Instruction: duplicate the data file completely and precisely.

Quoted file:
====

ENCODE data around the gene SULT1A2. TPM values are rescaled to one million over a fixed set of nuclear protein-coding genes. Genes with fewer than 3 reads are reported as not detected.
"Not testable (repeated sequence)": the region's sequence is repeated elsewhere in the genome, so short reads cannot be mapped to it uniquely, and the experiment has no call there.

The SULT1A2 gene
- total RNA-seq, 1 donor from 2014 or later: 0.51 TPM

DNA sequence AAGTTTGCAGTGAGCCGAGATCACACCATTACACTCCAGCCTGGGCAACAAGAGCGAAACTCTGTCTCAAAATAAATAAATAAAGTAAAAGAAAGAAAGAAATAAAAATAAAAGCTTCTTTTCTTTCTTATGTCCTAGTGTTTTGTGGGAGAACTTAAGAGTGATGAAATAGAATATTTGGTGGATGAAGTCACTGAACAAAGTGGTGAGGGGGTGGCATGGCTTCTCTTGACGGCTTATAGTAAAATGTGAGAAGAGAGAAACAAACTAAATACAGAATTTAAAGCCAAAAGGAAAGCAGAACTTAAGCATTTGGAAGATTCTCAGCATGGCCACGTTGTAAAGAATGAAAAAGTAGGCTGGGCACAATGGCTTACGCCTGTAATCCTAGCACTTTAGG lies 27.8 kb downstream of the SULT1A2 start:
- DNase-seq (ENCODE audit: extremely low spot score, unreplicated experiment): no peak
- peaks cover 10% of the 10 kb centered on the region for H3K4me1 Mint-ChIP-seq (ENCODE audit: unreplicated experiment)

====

ENCODE data around the gene SULT1A2. TPM values are rescaled to one million over a fixed set of nuclear protein-coding genes. Genes with fewer than 3 reads are reported as not detected.
"Not testable (repeated sequence)": the region's sequence is repeated elsewhere in the genome, so short reads cannot be mapped to it uniquely, and the experiment has no call there.

The SULT1A2 gene
- total RNA-seq, 1 donor from 2014 or later: 0.51 TPM

DNA sequence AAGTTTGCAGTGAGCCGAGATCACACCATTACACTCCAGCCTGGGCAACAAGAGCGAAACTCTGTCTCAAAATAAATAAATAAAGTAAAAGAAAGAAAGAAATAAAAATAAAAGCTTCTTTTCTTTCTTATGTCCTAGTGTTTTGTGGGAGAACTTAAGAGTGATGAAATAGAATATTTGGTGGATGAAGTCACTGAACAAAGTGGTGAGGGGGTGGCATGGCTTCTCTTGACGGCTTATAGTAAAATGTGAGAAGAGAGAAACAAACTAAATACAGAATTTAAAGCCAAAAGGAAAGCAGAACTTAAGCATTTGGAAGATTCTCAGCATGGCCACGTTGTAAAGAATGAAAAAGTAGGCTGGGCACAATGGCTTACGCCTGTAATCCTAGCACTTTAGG lies 27.8 kb downstream of the SULT1A2 start:
- DNase-seq (ENCODE audit: extremely low spot score, unreplicated experiment): no peak
- peaks cover 10% of the 10 kb centered on the region for H3K4me1 Mint-ChIP-seq (ENCODE audit: unreplicated experiment)